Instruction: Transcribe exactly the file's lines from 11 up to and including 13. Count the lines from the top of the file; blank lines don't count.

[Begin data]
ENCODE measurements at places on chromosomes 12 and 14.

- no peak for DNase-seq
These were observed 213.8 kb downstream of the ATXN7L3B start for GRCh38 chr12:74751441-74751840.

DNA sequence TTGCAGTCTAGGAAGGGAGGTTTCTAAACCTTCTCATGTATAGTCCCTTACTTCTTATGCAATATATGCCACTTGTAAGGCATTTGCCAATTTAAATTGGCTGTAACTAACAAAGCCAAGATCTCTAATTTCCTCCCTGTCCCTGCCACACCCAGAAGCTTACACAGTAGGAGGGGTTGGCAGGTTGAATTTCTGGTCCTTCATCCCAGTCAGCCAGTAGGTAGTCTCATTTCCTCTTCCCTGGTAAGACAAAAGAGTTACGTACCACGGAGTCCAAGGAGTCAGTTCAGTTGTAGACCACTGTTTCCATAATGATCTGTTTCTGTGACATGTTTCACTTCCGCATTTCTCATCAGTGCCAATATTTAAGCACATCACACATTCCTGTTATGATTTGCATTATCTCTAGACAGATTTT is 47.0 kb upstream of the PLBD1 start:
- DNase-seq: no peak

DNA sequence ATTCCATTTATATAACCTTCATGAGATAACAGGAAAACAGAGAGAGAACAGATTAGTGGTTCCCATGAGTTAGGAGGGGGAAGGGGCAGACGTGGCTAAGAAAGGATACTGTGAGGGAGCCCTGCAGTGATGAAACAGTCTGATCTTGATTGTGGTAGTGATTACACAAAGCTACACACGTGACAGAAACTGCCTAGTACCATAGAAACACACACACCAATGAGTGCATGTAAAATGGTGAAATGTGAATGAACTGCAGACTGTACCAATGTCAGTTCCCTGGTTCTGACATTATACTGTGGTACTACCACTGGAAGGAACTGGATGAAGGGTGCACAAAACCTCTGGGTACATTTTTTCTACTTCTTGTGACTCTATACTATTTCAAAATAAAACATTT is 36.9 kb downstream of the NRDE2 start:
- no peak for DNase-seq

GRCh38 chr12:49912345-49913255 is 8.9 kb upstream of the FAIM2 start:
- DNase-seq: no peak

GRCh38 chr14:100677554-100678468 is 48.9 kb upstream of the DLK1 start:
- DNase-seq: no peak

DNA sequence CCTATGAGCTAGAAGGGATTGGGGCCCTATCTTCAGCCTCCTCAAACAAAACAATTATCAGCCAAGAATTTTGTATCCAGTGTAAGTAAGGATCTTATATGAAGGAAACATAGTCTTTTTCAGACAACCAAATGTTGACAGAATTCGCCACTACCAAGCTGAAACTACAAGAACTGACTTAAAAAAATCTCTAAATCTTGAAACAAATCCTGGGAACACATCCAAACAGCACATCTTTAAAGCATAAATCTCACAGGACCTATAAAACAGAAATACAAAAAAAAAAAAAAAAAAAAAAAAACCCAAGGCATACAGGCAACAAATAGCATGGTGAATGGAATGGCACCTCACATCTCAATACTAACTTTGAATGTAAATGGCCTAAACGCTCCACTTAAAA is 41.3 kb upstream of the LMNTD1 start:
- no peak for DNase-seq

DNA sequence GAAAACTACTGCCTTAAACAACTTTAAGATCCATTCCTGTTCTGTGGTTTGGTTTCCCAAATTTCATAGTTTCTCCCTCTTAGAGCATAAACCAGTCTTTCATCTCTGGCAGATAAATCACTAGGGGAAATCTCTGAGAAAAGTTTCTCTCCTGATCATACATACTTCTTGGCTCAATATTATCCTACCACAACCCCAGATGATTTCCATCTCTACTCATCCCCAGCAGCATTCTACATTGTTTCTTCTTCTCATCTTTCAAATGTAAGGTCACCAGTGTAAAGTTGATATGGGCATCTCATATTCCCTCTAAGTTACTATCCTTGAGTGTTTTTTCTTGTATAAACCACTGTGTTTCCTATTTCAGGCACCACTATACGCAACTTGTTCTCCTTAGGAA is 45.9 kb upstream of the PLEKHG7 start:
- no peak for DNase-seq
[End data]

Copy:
- DNase-seq: no peak

DNA sequence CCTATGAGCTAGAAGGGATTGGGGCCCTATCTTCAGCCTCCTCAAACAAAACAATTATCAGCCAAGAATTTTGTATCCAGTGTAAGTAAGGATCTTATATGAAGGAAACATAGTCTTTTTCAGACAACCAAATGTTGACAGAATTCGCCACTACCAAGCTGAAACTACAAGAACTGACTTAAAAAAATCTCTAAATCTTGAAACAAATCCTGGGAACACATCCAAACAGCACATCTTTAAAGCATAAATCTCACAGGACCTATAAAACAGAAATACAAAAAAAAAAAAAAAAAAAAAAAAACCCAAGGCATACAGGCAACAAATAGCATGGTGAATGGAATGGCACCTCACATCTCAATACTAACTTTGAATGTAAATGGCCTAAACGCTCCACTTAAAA is 41.3 kb upstream of the LMNTD1 start:
- no peak for DNase-seq